Today, that number has actually flipped. Only 10-15% people don’t have Internet access on their mobile phone. So, I would say mobile is one of the biggest disruptors that is happening, which is pushing industries to do more on mobile. For example, 88% of Facebook users today use FB through a mobile device, and Twitter is a similar case. If you remember when the plane went down in the Hudson, it wasn’t mainstream that reported it. It was someone standing on a bridge with his phone, taking a picture, posting it on Twitter and reporting it out to the world.
So, I would take mobility, predictive analytics, big data analytics, as the key enablers of social ROI. That there is a real ROI associated with social and this is really big. Because people are now looking at the ROI of social data as something that isn’t a myth, but something that’s actually achievable.
McCOLLAM – Jumping right in to the Social ROI question which plagues many companies who are working under traditional capture metrics modalities. You have said that social ROI is derived from answering how, what, where when, why? Do you agree that’s it’s time for companies to think hard about redefining social ROI metrics from the traditional capture metrics, such as Omniture, Google Analytics, page views, time on site, and other measurements? Isn’t it time for companies to begin mapping social media efforts to specific business goals to create new metrics of success that they can even find in qualitative results?
DANDEKAR – Absolutely. I think that’s where the rubber hits the road, when you can actually combine your business data with social data and then convert that into meaningful insights. That’s where you really starting getting meaningful social ROI. You talked about Google metrics and others. I think it’s there but I wouldn’t look at it as social ROI but rather as return on investment on your content management or web assets. If you’re looking for social ROI, you need to make sure you’ve done the right things to get your sentiment analysis right and that you’re taking those results and converting them into something meaningful.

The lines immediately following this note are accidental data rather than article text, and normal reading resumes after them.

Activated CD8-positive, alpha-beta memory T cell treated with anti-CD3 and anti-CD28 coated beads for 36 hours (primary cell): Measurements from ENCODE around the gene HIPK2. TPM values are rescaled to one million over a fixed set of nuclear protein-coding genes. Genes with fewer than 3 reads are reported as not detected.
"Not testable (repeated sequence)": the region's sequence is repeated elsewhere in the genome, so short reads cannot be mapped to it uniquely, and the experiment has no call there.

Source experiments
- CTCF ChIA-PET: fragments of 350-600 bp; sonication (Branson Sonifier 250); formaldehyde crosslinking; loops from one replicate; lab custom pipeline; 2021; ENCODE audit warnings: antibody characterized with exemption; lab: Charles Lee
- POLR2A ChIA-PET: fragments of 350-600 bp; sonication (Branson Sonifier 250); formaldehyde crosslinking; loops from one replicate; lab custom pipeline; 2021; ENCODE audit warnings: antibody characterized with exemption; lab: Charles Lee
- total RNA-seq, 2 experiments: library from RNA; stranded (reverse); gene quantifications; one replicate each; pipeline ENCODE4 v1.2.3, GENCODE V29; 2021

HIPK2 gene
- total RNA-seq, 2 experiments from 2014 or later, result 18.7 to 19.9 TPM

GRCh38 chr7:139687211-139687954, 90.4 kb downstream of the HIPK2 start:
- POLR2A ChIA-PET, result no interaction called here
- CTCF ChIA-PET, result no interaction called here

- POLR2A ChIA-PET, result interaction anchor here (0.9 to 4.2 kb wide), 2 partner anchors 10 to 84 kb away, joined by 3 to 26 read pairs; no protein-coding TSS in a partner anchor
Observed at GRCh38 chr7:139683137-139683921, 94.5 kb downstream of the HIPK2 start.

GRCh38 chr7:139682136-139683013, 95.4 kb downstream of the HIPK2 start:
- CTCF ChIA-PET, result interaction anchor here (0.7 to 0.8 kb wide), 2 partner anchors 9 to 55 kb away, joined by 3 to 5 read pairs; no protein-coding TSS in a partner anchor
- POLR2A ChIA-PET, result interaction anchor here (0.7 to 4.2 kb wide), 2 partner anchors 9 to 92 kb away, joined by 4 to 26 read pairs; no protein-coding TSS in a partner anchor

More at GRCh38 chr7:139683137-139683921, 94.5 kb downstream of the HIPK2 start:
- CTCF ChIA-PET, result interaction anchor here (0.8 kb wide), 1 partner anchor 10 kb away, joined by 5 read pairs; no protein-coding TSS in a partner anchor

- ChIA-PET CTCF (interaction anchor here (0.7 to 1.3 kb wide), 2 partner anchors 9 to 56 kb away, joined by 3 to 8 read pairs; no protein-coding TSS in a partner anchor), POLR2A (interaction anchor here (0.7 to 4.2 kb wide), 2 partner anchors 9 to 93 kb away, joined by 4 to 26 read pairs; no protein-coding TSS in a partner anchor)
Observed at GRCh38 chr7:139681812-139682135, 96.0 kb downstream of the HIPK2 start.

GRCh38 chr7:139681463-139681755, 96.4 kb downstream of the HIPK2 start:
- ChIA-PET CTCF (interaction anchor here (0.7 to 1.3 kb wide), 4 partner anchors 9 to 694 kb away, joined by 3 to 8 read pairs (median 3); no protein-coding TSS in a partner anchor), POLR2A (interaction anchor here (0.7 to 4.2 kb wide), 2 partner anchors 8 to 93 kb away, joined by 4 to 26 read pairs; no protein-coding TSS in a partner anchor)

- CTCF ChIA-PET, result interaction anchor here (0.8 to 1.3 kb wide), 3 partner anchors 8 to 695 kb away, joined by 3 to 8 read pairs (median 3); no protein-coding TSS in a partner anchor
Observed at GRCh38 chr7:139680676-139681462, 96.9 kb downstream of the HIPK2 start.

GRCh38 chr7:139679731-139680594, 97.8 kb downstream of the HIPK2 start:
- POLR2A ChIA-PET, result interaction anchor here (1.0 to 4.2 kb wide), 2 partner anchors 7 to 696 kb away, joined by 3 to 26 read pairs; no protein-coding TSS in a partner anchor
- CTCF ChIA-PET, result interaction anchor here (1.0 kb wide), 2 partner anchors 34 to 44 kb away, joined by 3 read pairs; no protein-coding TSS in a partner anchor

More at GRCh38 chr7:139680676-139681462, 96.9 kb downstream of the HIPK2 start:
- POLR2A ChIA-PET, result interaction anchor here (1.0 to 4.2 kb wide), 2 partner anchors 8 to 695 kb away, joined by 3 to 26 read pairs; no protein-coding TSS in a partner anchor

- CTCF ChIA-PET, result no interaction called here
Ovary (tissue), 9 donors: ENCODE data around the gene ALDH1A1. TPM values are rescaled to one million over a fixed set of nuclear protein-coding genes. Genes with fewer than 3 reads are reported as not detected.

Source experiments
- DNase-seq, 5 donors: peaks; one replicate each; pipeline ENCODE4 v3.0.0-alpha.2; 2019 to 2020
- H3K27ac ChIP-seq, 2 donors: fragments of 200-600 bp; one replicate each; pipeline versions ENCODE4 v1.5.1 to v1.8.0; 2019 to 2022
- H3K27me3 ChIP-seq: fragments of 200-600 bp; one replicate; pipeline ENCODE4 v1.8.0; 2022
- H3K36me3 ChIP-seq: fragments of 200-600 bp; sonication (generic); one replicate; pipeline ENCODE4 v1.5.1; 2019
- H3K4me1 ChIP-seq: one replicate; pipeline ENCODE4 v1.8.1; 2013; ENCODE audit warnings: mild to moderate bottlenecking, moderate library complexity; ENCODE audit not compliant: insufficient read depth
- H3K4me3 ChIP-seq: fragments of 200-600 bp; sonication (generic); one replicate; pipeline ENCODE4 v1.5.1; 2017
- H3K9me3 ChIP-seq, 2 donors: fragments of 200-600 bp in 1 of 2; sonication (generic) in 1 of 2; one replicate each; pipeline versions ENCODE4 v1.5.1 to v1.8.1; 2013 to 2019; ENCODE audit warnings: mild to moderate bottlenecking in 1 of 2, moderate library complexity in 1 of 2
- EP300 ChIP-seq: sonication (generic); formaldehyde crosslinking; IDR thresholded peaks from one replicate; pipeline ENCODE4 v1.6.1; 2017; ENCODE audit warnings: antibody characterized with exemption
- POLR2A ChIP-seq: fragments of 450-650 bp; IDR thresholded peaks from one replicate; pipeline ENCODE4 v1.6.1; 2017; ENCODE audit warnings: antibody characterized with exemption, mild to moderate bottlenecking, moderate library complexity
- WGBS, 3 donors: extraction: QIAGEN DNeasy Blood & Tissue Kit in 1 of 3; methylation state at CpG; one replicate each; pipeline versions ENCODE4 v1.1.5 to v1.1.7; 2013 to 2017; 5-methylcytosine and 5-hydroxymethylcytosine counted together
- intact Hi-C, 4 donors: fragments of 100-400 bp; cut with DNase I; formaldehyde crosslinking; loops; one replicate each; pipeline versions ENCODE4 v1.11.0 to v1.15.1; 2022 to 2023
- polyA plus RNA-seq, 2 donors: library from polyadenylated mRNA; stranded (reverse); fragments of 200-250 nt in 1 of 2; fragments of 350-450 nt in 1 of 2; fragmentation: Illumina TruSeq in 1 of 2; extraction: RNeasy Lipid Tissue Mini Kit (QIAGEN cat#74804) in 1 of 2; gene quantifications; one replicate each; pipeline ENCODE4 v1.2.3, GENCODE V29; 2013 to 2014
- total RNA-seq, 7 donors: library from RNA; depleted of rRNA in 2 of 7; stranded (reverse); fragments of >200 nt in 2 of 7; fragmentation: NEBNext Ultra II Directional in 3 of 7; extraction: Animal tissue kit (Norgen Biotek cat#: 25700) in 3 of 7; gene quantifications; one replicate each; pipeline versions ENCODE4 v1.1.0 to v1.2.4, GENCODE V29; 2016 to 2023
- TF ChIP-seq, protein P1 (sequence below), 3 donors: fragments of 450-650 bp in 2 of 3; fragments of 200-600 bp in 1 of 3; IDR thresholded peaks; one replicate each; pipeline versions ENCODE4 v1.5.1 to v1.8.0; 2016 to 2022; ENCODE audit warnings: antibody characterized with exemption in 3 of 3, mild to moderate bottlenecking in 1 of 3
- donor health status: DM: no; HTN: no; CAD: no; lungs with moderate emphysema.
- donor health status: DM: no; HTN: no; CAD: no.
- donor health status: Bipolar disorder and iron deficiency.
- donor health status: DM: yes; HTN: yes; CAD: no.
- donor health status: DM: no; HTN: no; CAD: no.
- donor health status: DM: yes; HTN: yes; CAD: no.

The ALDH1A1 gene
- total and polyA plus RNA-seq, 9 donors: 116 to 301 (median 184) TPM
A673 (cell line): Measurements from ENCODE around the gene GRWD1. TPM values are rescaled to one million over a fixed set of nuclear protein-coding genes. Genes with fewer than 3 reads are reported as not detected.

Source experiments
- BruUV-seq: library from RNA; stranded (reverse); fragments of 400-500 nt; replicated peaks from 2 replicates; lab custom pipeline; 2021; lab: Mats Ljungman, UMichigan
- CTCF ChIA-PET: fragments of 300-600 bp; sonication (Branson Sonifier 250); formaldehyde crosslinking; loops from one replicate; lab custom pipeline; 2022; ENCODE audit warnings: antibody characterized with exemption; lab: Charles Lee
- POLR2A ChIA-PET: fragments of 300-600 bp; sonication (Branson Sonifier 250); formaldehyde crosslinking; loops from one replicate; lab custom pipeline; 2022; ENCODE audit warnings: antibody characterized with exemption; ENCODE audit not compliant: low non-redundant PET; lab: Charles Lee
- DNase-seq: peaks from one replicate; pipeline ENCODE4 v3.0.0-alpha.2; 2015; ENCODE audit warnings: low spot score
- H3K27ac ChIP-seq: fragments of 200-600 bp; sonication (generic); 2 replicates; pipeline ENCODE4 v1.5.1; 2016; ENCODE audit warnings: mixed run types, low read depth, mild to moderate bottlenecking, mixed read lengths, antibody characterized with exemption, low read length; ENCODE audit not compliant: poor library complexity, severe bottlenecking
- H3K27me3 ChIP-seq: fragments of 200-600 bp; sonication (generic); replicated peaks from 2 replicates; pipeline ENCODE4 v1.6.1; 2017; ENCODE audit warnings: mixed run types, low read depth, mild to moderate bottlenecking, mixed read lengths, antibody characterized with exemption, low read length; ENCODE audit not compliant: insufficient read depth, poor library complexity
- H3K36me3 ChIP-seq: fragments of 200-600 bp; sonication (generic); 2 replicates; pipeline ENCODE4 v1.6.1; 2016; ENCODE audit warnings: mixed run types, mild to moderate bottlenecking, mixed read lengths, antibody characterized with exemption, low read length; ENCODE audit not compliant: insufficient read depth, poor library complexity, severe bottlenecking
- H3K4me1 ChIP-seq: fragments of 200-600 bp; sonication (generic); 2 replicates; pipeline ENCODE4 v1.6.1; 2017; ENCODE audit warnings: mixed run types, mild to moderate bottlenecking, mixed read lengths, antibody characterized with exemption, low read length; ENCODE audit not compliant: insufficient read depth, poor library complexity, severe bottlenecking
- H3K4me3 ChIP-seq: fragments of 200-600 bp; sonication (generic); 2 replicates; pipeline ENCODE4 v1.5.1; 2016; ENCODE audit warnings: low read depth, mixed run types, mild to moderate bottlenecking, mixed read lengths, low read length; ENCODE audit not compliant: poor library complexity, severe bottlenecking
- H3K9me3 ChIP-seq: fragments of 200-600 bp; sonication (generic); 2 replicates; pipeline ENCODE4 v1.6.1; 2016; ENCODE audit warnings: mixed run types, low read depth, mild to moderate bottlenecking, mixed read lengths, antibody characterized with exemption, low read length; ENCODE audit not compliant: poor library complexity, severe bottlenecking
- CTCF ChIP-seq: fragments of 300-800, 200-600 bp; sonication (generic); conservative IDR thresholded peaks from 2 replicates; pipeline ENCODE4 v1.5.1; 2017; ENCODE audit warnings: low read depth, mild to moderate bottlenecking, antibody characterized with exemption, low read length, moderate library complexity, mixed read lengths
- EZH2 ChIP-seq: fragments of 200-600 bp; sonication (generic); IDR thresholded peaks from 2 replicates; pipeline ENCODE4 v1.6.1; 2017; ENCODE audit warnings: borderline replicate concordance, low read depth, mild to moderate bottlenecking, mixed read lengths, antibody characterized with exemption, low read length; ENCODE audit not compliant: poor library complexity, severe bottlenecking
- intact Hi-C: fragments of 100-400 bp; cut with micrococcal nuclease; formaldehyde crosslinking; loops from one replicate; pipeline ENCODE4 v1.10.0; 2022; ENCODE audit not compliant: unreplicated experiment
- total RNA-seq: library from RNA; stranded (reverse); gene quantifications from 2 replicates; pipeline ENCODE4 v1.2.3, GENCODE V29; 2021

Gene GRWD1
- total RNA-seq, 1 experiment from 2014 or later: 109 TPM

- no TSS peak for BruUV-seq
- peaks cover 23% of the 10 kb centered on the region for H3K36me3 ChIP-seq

You talked about social metrics. Not many of the solutions out there are really accurate in terms of social metrics because they may not calculate it in the right way. They’re only looking at pure sentiment, which can be positive, negative, neutral, but what if I can add in additional attributes into the sentiment analysis which say, I’m not only looking for sentiment, but who talked about it, where did he talk about it, is he an influential person in the industry, how relevant is the conversation. So if I add these kinds of vectors or attributes to the conversation, that suddenly becomes more impactful and more measureable as compared to just doing pure sentiment analysis. I think there are ways of looking at social ROI that people need to start looking at.
And we talk about sentiment analysis as being myth, because there’s no way to truly measure sarcasm and I think that’s one area that’s ripe for disruption. Someone somewhere is going to figure out sarcasm by demographics and that can become a big business in itself. There are many companies that are moving in that direction today.